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Practice Management > Building Your Business

Advisors reluctant to deal with Alzheimer's

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While 84 percent of advisors say they have experienced Alzheimer’s in their client base, an overwhelming majority say they are unprepared to deal with the disease – 96 percent of advisors surveyed by Harris Interactive for Fidelity who have dealt with the disease said they weren’t fully prepared to help their clients. Additionally, half of advisors said they were uncomfortable broaching the subject, citing fear of being wrong, not knowing where to refer ill clients, or simply lacking the expertise to help a client with special needs as reasons for their reluctance.

This reticence could be detrimental to clients who most need an advisor’s help. According to Fidelity research, a 65-year-old couple retiring this year would need nearly $250,000 to cover medical expenses in retirement; if one spouse is suffering from Alzheimer’s, that number could be twice as high.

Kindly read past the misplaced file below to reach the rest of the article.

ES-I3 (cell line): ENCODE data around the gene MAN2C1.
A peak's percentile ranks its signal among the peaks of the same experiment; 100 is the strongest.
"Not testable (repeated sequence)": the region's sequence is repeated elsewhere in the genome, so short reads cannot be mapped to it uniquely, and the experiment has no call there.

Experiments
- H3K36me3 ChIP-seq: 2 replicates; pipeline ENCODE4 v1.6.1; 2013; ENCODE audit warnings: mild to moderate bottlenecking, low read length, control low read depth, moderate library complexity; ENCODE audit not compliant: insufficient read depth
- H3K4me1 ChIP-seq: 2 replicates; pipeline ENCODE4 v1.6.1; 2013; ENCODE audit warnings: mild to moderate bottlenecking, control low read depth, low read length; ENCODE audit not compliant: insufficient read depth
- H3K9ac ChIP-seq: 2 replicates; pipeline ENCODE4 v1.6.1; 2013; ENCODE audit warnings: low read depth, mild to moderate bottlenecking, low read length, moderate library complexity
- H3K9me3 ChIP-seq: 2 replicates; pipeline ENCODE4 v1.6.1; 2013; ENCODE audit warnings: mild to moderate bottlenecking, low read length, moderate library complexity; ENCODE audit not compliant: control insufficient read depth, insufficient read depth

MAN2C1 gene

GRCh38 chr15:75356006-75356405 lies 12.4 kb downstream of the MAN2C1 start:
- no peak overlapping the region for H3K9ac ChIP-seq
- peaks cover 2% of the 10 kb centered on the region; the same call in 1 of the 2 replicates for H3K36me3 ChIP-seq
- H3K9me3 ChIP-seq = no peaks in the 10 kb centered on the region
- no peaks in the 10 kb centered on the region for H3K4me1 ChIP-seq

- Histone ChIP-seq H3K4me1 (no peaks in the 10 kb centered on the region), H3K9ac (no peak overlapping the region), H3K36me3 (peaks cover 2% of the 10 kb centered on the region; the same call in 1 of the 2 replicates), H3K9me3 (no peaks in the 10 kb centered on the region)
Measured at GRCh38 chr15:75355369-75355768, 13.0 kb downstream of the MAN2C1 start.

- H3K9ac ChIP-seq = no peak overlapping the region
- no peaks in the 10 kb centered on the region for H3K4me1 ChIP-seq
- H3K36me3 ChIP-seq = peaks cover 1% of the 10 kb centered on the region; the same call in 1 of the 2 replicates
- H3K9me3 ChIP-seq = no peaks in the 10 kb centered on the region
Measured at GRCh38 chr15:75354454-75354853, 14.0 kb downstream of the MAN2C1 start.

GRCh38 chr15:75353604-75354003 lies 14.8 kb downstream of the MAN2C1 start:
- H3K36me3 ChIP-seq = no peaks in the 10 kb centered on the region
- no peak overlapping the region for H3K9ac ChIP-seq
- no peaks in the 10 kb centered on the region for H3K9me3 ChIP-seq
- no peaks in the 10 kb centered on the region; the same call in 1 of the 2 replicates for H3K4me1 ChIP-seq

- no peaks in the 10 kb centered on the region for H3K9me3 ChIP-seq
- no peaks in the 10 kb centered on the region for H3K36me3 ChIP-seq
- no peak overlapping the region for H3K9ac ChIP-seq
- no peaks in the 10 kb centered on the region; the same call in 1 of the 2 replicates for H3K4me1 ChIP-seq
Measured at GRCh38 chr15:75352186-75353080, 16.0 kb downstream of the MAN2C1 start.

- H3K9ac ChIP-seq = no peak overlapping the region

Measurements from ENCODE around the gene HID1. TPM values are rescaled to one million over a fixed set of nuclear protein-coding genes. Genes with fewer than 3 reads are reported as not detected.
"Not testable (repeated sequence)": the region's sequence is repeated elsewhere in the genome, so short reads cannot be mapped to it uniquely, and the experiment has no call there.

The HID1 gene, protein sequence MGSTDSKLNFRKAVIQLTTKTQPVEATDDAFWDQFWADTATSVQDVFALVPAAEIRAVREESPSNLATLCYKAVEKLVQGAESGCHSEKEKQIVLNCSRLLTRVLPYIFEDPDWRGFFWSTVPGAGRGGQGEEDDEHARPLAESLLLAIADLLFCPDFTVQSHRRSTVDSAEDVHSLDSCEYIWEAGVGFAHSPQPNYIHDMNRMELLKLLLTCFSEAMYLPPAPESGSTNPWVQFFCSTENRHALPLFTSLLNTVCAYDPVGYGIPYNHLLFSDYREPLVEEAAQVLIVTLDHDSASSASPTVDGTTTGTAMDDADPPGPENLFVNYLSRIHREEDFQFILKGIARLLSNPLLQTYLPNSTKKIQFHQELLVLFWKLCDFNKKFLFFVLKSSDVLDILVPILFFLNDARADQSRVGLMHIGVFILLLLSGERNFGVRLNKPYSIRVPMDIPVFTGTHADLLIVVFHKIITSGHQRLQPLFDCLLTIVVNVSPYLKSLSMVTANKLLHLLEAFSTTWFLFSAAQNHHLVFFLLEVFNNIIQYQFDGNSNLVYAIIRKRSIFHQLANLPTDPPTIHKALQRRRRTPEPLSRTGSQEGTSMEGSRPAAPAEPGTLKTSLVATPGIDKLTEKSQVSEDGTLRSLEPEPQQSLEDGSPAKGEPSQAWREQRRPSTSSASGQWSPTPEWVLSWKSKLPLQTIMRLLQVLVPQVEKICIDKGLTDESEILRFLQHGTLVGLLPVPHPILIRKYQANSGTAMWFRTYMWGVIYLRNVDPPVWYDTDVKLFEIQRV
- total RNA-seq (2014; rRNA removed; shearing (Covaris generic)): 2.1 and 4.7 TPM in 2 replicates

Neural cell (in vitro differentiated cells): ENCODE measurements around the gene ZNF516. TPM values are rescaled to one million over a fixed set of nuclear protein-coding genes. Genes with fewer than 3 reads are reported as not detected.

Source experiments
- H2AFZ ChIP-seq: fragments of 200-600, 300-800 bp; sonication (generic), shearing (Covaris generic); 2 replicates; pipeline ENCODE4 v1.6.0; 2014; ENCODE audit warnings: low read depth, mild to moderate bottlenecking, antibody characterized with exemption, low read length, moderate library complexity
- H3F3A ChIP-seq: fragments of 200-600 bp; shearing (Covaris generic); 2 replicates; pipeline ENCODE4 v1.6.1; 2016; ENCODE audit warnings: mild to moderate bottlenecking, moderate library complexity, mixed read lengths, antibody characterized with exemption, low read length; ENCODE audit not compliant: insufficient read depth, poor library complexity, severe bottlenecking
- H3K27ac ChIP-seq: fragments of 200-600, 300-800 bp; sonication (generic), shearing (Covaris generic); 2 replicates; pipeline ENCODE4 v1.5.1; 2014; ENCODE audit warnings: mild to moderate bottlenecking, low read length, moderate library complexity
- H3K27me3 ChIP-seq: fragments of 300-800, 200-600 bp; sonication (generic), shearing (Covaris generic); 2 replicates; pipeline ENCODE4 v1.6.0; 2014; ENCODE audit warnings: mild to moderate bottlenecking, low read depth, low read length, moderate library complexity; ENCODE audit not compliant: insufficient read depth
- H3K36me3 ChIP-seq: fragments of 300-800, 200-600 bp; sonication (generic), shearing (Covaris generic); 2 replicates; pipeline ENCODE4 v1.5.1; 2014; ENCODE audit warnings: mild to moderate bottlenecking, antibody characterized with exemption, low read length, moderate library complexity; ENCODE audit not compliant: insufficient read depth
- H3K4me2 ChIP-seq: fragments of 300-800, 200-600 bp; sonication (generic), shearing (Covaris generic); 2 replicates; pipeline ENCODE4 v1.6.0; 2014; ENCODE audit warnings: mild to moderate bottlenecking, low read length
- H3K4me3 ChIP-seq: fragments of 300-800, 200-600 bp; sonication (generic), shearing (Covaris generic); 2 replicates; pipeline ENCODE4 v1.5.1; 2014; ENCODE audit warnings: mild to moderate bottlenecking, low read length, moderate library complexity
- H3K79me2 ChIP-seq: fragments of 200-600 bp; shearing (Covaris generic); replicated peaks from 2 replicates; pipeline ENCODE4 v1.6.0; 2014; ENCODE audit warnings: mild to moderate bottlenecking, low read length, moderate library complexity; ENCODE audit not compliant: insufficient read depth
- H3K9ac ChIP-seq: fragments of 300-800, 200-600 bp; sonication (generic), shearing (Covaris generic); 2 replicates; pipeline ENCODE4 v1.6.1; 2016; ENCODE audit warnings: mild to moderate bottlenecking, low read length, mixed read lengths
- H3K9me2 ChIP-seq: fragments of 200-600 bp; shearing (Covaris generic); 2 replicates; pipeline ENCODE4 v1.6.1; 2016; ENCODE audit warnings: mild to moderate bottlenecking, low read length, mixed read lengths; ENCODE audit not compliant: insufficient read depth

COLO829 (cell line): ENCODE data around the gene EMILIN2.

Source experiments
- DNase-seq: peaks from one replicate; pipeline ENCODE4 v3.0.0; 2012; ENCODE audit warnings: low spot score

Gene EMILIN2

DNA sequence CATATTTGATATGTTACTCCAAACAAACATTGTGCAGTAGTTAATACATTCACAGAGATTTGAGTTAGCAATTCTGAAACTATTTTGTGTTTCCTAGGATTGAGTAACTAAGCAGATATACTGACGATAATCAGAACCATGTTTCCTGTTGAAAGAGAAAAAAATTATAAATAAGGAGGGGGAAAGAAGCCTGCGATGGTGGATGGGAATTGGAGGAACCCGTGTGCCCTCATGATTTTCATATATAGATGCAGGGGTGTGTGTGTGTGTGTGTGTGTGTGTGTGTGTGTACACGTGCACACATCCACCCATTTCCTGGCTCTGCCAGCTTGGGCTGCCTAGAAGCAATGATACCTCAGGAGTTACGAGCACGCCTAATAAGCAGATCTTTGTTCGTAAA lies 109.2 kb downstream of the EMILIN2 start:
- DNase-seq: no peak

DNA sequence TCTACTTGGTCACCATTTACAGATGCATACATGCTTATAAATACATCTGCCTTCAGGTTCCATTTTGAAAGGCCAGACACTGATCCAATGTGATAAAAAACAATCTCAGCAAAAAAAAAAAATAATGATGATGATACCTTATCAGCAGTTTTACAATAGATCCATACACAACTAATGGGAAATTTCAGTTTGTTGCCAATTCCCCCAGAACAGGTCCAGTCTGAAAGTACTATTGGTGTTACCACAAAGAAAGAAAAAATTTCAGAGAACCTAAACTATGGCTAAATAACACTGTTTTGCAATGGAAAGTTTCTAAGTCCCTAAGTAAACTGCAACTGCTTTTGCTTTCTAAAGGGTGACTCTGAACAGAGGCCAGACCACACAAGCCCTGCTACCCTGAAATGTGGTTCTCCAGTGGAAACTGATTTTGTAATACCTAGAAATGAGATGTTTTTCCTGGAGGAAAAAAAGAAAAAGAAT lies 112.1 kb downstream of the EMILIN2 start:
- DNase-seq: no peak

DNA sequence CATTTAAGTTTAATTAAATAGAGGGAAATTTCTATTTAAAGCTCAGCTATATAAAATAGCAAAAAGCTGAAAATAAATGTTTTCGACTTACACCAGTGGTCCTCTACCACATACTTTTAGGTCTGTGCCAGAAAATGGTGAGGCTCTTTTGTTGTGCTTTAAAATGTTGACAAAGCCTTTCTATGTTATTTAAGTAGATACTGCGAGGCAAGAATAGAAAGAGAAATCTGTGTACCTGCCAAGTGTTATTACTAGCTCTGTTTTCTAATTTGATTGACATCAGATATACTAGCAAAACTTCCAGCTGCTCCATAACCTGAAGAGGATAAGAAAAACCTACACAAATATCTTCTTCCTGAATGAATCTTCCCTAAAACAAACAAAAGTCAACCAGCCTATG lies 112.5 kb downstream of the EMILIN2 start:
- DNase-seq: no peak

Advisors named best practices guidelines, better understanding of products, and legal advice to assist clients as the top three tools to help them feel more prepared. Nearly 60 percent of advisors make it standard practice to develop a contingency plan should a client develop the disease.

While most advisors claimed they felt unprepared to help clients with Alzheimer’s, very few were willing to transfer the client to another advisor. When asked how they would manage a client relationship after the disease takes hold, the most frequent response was to bring in another spouse or family member, followed by confirming and documenting all decisions and activities.

Fidelity named several best practices that could help advisors who work with clients suffering from Alzheimer’s:
Train staff on symptoms. If there’s ever a concern that a client’s judgment is impaired, take it to the appropriate associate to follow through.

Create a specialty within the firm to help serve clients with dementia. It may be appropriate for advisors to travel to the client’s home to help them with planning matters, including paying bills or referring them to a nursing home or assisted living facility.


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